An Interview with Mark Anthony Caruso, Retired NYPD & Survivor
By Dave Griffiths
Many of you probably don’t know this about me, but I am a HUGE Survivor fan. I have watched this show ever since the very beginning. And when I say beginning, I mean it! I watched the entire first season and loved it! I was one of the 51.7 Million fans watching eagerly as Sue Hawk ripped her fellow players to shreds and handed Richard Hatch the Million dollar check. I have seen just about every episode since and if I could, I would apply to be on the show and it would be a dream come true. I’m that much of a fan!
So while Andy Fields interviewed Richard Hatch about his Survivor experience, I chose to ask my new friend Mark Anthony Caruso if he would talk to me about some of his experiences, both on the show, and in life, that have made him the man he is today. I was absolutely thrilled when they both agreed, because I am a huge fan of both of these inspirational gay men. Richard Hatch’s intensity and his self-confidence and Mark Anthony Caruso’s heart and his drive, are what stood out to me while watching these two men on television. I’m sure, after you read their interviews, you’ll see why they are both great men and true survivors.
Mark Anthony Caruso, more affectionately known as “Papa Bear,” was born and raised in New York City and now lives in the Freeport area, just east of Manhattan. He is a retired New York Police Department morgue detective and recently went back to school later on in life to get his nursing degree. It is clear that this man is a caring and giving individual, but how has he kept his positive attitude, even through so much hardship? I asked him about his past and how it was growing up in NYC after the stonewall riots as a young boy. Papa Bear replied “I was born and raised in NYC and remember going to the gay parades in the 70’s and 80’s and how thankful I was for the people of stonewall for giving us a chance for me to be myself in this new world. I knew I was gay from very young, but I officially came out in my early twenties. I was working as a police officer in the 6th Precinct Manhattan in the 1980’s, where the stonewall riots occurred. The area has a large gay and lesbian community to which I was proud to work and serve.”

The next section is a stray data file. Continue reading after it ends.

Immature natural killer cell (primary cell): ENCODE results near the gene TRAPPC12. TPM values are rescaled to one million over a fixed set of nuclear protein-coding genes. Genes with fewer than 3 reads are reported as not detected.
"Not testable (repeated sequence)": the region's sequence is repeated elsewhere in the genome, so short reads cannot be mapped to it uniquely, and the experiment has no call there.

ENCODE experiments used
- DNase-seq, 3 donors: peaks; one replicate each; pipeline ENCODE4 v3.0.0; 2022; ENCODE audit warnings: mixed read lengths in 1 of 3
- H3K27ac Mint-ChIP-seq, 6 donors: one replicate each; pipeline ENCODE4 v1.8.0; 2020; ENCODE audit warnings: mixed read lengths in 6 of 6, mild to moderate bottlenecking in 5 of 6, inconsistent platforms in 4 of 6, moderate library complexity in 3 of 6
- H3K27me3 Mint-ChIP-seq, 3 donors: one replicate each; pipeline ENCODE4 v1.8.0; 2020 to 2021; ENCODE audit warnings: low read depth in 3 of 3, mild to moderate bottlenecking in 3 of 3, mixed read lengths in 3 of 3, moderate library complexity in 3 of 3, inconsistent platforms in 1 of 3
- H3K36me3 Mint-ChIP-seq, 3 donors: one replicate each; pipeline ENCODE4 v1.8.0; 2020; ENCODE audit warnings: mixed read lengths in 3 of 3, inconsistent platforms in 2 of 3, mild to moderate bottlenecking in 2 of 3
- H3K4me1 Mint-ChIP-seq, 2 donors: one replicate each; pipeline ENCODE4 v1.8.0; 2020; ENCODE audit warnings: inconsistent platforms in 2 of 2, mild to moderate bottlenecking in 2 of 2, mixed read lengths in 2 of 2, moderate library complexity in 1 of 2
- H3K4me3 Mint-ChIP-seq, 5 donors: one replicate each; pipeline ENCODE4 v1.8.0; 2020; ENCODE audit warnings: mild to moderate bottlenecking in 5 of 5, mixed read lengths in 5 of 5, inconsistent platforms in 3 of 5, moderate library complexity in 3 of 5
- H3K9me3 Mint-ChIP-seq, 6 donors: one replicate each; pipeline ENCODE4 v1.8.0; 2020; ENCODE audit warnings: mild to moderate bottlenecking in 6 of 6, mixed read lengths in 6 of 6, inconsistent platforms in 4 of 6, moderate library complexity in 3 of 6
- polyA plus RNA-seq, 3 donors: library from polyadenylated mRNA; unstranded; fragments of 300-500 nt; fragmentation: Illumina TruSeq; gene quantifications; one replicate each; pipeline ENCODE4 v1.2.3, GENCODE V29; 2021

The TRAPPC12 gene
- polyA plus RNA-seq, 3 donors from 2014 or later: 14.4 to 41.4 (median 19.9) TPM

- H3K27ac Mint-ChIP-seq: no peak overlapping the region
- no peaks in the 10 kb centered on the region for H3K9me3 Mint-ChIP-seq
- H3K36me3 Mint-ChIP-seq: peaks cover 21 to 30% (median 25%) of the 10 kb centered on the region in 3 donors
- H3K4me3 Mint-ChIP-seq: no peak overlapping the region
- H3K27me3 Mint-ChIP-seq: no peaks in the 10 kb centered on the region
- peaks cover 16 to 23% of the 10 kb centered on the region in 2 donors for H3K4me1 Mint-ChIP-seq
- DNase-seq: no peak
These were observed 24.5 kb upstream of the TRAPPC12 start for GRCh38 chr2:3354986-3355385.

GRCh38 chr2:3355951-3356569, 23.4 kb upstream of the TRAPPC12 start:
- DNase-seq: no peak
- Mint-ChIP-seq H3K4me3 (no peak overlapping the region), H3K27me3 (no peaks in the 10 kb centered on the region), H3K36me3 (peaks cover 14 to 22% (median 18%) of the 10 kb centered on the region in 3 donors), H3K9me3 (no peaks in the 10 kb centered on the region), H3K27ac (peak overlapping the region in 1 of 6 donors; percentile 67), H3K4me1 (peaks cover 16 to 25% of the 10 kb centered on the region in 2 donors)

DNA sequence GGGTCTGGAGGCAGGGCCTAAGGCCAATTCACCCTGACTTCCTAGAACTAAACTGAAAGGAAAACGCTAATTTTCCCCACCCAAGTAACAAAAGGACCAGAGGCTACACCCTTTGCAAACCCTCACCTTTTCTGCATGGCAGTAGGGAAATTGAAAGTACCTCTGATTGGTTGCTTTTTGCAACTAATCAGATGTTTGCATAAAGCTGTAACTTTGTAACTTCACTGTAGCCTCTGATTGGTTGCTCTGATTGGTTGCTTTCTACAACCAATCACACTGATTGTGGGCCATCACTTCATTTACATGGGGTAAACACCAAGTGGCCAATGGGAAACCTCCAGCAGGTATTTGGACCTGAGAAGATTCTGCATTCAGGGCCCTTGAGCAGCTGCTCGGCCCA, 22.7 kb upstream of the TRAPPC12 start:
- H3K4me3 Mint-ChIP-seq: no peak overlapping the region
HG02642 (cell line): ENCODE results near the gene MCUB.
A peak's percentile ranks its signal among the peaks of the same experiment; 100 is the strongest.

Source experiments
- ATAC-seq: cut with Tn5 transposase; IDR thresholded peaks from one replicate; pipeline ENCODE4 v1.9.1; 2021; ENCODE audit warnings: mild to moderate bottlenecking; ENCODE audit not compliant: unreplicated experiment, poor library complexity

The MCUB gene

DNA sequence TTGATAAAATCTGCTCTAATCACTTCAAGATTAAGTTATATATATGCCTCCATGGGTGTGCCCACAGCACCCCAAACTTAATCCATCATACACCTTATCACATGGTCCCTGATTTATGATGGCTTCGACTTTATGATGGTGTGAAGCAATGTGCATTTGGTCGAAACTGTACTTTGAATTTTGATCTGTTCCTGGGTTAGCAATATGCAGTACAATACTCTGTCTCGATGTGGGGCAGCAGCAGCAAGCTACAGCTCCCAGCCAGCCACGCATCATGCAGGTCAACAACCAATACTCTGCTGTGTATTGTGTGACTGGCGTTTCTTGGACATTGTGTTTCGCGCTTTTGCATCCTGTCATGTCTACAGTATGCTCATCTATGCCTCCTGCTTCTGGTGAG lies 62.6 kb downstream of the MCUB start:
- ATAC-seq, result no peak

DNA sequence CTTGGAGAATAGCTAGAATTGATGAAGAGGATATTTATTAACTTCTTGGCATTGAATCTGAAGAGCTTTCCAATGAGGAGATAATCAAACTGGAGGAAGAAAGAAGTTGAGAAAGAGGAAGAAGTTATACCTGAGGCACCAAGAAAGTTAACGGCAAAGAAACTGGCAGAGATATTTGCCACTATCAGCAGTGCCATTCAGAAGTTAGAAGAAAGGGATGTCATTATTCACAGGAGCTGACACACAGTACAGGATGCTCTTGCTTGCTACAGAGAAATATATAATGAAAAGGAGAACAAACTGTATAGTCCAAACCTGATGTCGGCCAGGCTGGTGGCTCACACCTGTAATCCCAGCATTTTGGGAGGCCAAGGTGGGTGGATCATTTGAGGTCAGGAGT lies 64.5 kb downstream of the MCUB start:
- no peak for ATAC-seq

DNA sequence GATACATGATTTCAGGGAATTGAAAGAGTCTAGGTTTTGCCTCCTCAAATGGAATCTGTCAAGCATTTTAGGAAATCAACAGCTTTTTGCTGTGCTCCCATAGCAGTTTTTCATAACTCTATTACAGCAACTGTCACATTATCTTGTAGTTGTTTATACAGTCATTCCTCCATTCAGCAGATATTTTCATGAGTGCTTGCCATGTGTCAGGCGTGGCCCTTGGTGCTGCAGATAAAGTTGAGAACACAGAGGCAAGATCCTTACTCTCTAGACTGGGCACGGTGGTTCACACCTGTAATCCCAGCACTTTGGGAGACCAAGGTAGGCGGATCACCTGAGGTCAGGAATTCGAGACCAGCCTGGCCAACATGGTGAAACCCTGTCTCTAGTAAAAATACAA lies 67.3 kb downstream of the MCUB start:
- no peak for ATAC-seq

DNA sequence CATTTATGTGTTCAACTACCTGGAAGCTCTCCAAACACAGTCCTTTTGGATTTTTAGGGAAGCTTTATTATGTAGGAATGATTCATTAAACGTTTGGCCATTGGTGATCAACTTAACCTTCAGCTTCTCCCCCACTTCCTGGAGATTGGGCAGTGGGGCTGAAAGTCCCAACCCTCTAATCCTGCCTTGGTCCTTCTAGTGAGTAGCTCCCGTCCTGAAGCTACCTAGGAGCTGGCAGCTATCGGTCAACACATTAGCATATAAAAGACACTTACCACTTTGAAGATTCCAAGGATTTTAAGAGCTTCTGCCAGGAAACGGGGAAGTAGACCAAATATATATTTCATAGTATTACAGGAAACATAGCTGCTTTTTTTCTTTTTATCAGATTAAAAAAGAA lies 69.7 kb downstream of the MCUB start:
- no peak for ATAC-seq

I asked him what it was like to be a part of the police department while his gay brothers and sisters were battling it out against your fellow officers. “It was tough because we were trying to make changes within the police department,” he replied. “When I was a police officer in the very beginning of my career in the ‘80s, it was not fashionable to even come out as an openly gay cop.” So I asked him if he had ever felt discrimination from his fellow officers and how he dealt with that. “I was discriminated when I was working on patrol in the early ‘80s. Times were different and officers didn’t accept gay officers,” he said. “I dealt with it by trying to do the best job and gaining respect of the other officers. Times and attitudes have changed over the years.”
While he wasn’t a member of the gay activist movement, he was doing his part in changing society’s views by being an openly gay police officer, which was very uncommon in those days. “I marched in the gay parades as an openly gay police officer and then Detective,” he said. “I love looking back at the photos of the small group and then smile now on how advanced the Gay Officer Action League (GOAL) has grown in the years that followed.”
I wanted to know how he dealt with playing both roles, as a police officer, and then as a gay man as well, and if he ever found it difficult to be both at the same time. “In the beginning,” he said. “I was made fun of in all areas relating to being gay. My locker was vandalized, anti-gay statements were written on it, it was filled with condoms, etc. I even responded to calls alone when other police officers turned away. I worked hard and eventually they got to know me and things changed, as well as attitudes.”
Caruso has been a police officer since 1985, reaching detective in 1992 as the first openly-gay officer assigned to the Hate Crime unit, formally known as the Bias Unit in New York City. They investigate crimes including assaults, homicides, and crimes that have any bias related to them.